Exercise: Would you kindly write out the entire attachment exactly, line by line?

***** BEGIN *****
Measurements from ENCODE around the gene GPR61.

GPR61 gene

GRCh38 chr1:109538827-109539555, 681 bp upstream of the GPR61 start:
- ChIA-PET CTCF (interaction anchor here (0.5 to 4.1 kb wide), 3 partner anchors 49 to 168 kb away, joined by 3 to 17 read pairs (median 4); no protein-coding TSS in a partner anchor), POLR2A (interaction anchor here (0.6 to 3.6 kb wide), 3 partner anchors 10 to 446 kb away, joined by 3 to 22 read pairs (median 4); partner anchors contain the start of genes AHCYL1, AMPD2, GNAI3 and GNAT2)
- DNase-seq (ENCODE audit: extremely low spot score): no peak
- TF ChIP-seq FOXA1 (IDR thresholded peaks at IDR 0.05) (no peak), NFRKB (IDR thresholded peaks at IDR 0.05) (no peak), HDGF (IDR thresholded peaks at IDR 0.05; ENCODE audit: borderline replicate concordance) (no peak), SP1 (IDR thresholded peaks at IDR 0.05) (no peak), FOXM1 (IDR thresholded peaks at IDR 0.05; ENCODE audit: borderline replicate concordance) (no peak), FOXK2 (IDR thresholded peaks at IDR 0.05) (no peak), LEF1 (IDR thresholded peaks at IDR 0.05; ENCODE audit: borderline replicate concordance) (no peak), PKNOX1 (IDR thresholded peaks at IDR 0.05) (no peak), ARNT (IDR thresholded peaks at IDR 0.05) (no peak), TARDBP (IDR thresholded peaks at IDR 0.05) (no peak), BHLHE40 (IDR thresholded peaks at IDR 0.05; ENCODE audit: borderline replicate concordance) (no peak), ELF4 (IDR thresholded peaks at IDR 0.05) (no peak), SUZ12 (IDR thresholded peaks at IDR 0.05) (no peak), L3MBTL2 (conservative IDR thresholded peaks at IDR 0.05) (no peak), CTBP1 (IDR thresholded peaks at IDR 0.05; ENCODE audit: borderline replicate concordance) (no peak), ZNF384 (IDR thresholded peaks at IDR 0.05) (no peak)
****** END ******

Measurements from ENCODE around the gene GPR61.

GPR61 gene

GRCh38 chr1:109538827-109539555, 681 bp upstream of the GPR61 start:
- ChIA-PET CTCF (interaction anchor here (0.5 to 4.1 kb wide), 3 partner anchors 49 to 168 kb away, joined by 3 to 17 read pairs (median 4); no protein-coding TSS in a partner anchor), POLR2A (interaction anchor here (0.6 to 3.6 kb wide), 3 partner anchors 10 to 446 kb away, joined by 3 to 22 read pairs (median 4); partner anchors contain the start of genes AHCYL1, AMPD2, GNAI3 and GNAT2)
- DNase-seq (ENCODE audit: extremely low spot score): no peak
- TF ChIP-seq FOXA1 (IDR thresholded peaks at IDR 0.05) (no peak), NFRKB (IDR thresholded peaks at IDR 0.05) (no peak), HDGF (IDR thresholded peaks at IDR 0.05; ENCODE audit: borderline replicate concordance) (no peak), SP1 (IDR thresholded peaks at IDR 0.05) (no peak), FOXM1 (IDR thresholded peaks at IDR 0.05; ENCODE audit: borderline replicate concordance) (no peak), FOXK2 (IDR thresholded peaks at IDR 0.05) (no peak), LEF1 (IDR thresholded peaks at IDR 0.05; ENCODE audit: borderline replicate concordance) (no peak), PKNOX1 (IDR thresholded peaks at IDR 0.05) (no peak), ARNT (IDR thresholded peaks at IDR 0.05) (no peak), TARDBP (IDR thresholded peaks at IDR 0.05) (no peak), BHLHE40 (IDR thresholded peaks at IDR 0.05; ENCODE audit: borderline replicate concordance) (no peak), ELF4 (IDR thresholded peaks at IDR 0.05) (no peak), SUZ12 (IDR thresholded peaks at IDR 0.05) (no peak), L3MBTL2 (conservative IDR thresholded peaks at IDR 0.05) (no peak), CTBP1 (IDR thresholded peaks at IDR 0.05; ENCODE audit: borderline replicate concordance) (no peak), ZNF384 (IDR thresholded peaks at IDR 0.05) (no peak)